Proctor selectboard hears sheriff’s policing report


PROCTOR — Rutland County Sheriff Stephen Bernard visited the Proctor Selectboard to answer questions regarding his department’s policing of the town and address any concerns.

The selectboard has previously said they wanted to look into options regarding the town’s policing before the budget is set for next year. To that end, two members of the board visited the Pittsford Selectboard on Oct. 16 to discuss what options may be open to them with contracting services from the Pittsford Police department.

Currently, the Rutland County Sherriff’s Department has a combined patrol contract with the town to provide 40 hours of patrol a week with a car in town and 40 additional hours where a deputy would respond from patrol in West Rutland.

Sheriff Stephen Bernard

“There are occasions where we are a few hours short in one town or the other,” said Bernard, “but we balance that out over time with directed patrols.”

Bernard said he watched the previous Proctor and Pittsford Selectboard meetings and wanted to address concerns the board had with his department.

“We are a vendor of police services first, you guys are the customer,” Bernard said. “We can modify the contract to provide you whatever amount of services you want if we have communication about that.”

One of the issues was about a deputy serving a restraining order when they were assigned to be on patrol.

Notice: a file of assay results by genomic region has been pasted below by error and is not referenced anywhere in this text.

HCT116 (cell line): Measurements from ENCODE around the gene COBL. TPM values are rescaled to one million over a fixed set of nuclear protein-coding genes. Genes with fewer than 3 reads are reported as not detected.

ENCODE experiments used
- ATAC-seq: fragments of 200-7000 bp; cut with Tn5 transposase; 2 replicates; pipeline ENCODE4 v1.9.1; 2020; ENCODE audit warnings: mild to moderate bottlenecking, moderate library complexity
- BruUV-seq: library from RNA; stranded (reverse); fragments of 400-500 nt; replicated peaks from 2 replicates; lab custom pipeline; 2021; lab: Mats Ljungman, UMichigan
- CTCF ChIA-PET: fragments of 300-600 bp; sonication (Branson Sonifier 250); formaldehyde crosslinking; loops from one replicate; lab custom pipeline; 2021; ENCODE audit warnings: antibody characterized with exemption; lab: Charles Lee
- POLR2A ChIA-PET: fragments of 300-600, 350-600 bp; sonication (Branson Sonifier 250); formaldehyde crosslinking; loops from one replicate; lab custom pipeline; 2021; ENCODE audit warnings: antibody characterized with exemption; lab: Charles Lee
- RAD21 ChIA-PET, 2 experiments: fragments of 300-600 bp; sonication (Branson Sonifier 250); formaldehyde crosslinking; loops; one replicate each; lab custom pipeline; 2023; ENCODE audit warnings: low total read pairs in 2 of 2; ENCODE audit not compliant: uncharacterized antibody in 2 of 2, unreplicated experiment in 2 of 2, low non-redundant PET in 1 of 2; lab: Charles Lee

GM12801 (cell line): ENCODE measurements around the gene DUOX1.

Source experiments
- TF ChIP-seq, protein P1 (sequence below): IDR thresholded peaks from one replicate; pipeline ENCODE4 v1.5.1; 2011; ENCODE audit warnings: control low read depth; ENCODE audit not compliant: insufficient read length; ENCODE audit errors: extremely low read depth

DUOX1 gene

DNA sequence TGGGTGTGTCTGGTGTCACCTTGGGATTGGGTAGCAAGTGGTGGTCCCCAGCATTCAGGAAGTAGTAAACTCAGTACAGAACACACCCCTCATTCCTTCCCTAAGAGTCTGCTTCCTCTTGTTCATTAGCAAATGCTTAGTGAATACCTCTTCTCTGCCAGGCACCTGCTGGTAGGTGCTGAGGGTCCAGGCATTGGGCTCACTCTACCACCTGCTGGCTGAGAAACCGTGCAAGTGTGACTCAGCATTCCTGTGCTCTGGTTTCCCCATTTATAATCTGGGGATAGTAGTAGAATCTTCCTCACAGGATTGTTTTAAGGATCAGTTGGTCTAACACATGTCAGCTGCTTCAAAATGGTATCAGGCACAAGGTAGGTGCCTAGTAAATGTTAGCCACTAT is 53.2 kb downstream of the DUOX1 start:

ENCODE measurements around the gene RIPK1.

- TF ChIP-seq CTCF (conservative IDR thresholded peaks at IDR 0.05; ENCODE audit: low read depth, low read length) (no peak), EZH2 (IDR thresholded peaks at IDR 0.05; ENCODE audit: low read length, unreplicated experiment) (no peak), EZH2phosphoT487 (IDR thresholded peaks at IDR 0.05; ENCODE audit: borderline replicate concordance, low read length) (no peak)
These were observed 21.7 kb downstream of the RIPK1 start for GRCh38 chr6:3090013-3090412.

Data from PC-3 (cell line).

“If we get notified of a restraining order, it’s our responsibility to take care of that right then, we can’t let that wait until tomorrow,” he said. “It’s not a civil process that we get paid extra for, that’s double dipping and it’s unethical to do that while also charging for patrols.”

There were also questions about what deputies are doing with trucks that come through town illegally while headed to OMYA in Pittsford, despite the No Thru Trucks signs in town.

Bernard said that most times if the trucks are just looking for a place to turn around and have not passed the first turn, his officers will not ticket them. If they are looking for a shortcut to OMYA, then they will write them a ticket. In the end, it comes down to a judgment call from the deputy at the time.

“It’s hard to tell an officer that this will happen every time,” Bernard said. “They have to have some discretion because they are the ones out there dealing with these people.”

Anther issue the board had questions about was that residents complained that the sheriff’s deputies spent quite a bit of time parked in front of Lafonds Auto.

“According to the logs, we have spent 336 hours in Proctor since Sept. 1,” Bernard said. “Six of those have been logged at Lafonds.”

Bernard explained that the location of Lafonds gave deputies a strategic vantage point to see every car that came through the town.

“The contract and cooperative patrols have been the same for a long, long time,” he said. “If you want us to sit down with the board, we can figure out what shifts work for you.”

Board members did suggest they would like to see more deputies in town earlier in the morning while folks are taking children to school, as the current schedule does not have officers in town until 8 a.m. when school starts at 7:30. The board did not want to get too involved in scheduling the officers, however.

“I personally don’t want to set their schedules because that is their job and I don’t know how to do it,” said board member Judy Frazier.

“I would suggest that the board appoint one member to be the direct contact with the deputies that patrol here, so we have open communication,” Bernard said. “I would also suggest you come out and ride with them, so you can see what they do.”

The board will continue to mull over their options before the budget is set in the next few weeks.

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